the "new Kionix" were devices that could be installed in laptop
computers to detect if they were falling — if they sensed free fall,
the devices would lock the heads on the disk drives before impact,
preventing any damage to stored data. Kionix reached a milestone
with the product when Apple purchased it to use in its MacBook,
catapulting the startup to the top of the consumer electronics
Kionix developed two more highly profitable applications for
its inertial sensors: enabling cell phones to switch from portrait
to landscape mode and making possible motion-based computer
gaming systems. When the technology was adopted by such major
manufacturers as Samsung, Microsoft, and Nintendo, employment
at Kionix grew to 250 people.
"The company ultimately went to a 24/7 operation," says Galvin,
who is known for wearing jeans, a polo shirt, and sneakers to work.
"We had four shifts staffing the production facilities as well as a
growing sales force and technical support worldwide."
As Kionix became a leading supplier of inertial sensors, another
buyer for the technology emerged: Rohm Co., Ltd., a Japanese
semiconductor company, which bought the startup for $233.5
million in 2009. A year before the sale, however, Galvin had already
spun off a different product line developed at Kionix — a platform for
the molecular diagnostics industry — that became the basis for
his second company, Rheonix — taken from the word rheology, the
study of fluid flows.
With 62 employees, Rheonix is now conducting clinical trials
on its first product, a completely automated molecular diagnostic
system that will identify sexually transmitted infections. Future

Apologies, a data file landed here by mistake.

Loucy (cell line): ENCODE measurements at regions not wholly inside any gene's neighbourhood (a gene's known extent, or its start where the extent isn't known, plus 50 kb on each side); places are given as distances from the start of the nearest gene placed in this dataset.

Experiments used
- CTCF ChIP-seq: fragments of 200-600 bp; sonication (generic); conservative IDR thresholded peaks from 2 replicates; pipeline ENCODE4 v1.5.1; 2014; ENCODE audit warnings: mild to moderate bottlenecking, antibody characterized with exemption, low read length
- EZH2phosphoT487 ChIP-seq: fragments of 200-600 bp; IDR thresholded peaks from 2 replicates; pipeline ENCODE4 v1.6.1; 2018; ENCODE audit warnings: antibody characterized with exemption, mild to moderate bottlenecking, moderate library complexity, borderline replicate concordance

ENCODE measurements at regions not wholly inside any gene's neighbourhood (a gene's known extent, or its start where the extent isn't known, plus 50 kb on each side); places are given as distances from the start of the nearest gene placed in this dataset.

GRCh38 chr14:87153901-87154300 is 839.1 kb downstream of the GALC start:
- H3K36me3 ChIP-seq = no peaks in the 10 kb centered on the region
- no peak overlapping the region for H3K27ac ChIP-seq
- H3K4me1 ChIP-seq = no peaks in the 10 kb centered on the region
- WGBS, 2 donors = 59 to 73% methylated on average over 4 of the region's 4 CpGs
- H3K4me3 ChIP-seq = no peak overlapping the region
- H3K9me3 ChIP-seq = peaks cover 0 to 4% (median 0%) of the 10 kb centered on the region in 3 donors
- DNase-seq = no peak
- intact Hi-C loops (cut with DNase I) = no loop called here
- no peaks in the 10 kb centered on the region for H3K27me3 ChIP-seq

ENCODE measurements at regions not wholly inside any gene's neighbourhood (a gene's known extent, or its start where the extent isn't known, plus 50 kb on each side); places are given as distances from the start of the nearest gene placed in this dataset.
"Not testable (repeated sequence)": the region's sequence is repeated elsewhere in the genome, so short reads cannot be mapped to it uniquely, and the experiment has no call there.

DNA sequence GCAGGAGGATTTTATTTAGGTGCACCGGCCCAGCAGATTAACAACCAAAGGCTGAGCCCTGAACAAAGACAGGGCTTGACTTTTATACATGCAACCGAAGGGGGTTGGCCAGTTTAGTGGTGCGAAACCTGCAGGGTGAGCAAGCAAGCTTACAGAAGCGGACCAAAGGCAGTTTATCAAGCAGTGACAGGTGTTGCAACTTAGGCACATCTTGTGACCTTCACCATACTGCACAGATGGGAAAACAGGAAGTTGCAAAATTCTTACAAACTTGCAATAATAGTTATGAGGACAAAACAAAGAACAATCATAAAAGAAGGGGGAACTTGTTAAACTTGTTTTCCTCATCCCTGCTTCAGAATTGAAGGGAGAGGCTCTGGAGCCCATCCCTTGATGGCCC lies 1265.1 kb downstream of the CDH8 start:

iterations of the platform will be designed to detect respiratory
viruses and cancer.
Delving into medical diagnostics is another example of Galvin's
winning strategy. While devices that detect infectious diseases are
already used by hospitals, Galvin believes Rheonix can improve the
technology by fully automating the process, guaranteeing test results
in hours rather than days, and reducing the cost of the test while
delivering more clinical information.
"Greg is a very strategic thinker," says Kenny Salky, vice president
for sales for Rheonix, who formerly worked for Kionix. "He
understands the market and understands where we should be and
how to get there, and he doesn't do it in a very complicated way."
Galvin's latest venture is Incodema3D, a company he founded
with three partners in Ithaca last January. The startup is applying
3D printing to manufacture parts for the aerospace industry that
weigh less and can have much more complex geometric shapes than
those fabricated through traditional machining.
3D printing is yet another disruptive technology Galvin is guiding
into what he predicts will become a rapidly expanding industry.
"I don't know that there's something magic about what I do versus
somebody else," he says. "I think I'm pretty good at organizing and
managing people, understanding the technology, understanding the
marketplace, and setting the vision for where it is we should be going
to be successful. But at the end of the day, it's about getting the
right set of people together who have the right talents and abilities to
actually execute it."